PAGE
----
Friday, September 30, 2011

Screening Strongman Ferdinand at Wooden Shoe on Sunday

Wooden Shoe (704 South Street • Philadelphia, PA 19147) will be screening Alexander Kluge's Strongman Ferdinand (1976) on Sunday October 2 at 7:00 pm. Shooting Wall has been extolling the films of Alexander Kluge online and in print over the last year, so Philadelphia cinephiles should jump at the chance to see one of his most witty and intriguing films. As always at the Wooden Shoe, all screenings are free. Please check out this amazing film from one of the best filmmakers of all time.

I have included a few links below to some reviews of the film and some writing about Kluge for those who are interested in learning more about this filmmaker.

1 comment:

  1. Alexander Kluge’s “Strongman Ferdinand” (1977) – When Today’s “Rich-Men Ferdinands” Were Occupied With Direct Power/Control Over the Population

    How Freaks of National Security Ideology Become Terrorists and Violators of Human Rights
    “Strongman Ferdinand” by Alexander Kluge (1977) is a detailed depiction of the psychology of a right-wing functionary, a person who has only one goal in life – to subdue other people in order to serve his rich masters as efficiently as possible. He is afraid that people’s democratic freedoms will be used by them as a cover for their desire to subvert his government and his security zones, and he is spying on people in order to trap them, arrest, interrogate, torture and force them to confess their criminal intentions. For Ferdinand serious culture (cultivating independent thinking) and democracy (cultivating versatility of life styles) are nothing but swamps breeding anarchic monsters.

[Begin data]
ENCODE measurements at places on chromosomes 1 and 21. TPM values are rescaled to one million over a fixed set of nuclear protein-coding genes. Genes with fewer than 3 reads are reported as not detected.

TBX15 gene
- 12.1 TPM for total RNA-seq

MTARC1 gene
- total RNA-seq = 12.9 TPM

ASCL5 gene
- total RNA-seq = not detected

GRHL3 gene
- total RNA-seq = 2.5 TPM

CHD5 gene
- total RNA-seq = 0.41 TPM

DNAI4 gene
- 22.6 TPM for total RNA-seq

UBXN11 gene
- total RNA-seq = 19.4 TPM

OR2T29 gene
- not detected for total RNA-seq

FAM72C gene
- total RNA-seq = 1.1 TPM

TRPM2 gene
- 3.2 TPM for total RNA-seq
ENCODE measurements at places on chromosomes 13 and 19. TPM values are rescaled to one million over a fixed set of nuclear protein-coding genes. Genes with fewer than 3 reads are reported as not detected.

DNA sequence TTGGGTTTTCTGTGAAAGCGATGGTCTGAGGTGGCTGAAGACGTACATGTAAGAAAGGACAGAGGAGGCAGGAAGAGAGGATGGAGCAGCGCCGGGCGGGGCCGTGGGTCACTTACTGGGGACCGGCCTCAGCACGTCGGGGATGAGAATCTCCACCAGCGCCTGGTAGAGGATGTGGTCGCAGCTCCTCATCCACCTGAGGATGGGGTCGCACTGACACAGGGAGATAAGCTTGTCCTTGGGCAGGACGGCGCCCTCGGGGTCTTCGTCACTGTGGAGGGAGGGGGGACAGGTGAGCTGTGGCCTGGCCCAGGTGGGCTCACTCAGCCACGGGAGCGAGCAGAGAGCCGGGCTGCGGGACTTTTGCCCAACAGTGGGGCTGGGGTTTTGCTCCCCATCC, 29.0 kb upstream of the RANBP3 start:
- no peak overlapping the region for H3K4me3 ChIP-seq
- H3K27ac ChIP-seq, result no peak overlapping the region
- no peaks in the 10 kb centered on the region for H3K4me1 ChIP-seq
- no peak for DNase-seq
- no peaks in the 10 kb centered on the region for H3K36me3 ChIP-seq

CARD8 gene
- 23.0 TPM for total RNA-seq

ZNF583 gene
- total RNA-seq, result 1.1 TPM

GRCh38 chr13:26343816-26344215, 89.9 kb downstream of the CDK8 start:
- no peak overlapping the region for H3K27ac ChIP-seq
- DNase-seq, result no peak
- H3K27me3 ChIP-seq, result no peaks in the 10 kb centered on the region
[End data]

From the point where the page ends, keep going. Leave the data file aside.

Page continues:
Ferdinand’s bizarre destiny is to shift from being an anti-terrorist to becoming a terrorist himself, to blur the very distinction between anti-terrorism and terrorism. For him advanced anti-terrorist activity includes terrorist activity as a part of itself. The logic of transformation of anti-terrorism into terrorism is analyzed by Kluge’s film with a prophetic power.
    Kluge made this film with stylized asceticism to emphasize the deadly boredom of his anti-hero’s universe, his emotional poverty and pathological limitations of his imagination. In personal relations Ferdinand is practically autistic; the absence of any eroticism makes him, in order to satisfy his sexual needs, to resort to persistent manipulation of women. His cultural horizon is identical wit his job description. He combines the psychological features of conservative dogmatists and the Soviet functionaries of communist doctrine.
    Kluge’s main point is that totalitarianism is a function of cultural illiteracy.
    Victor Enyutin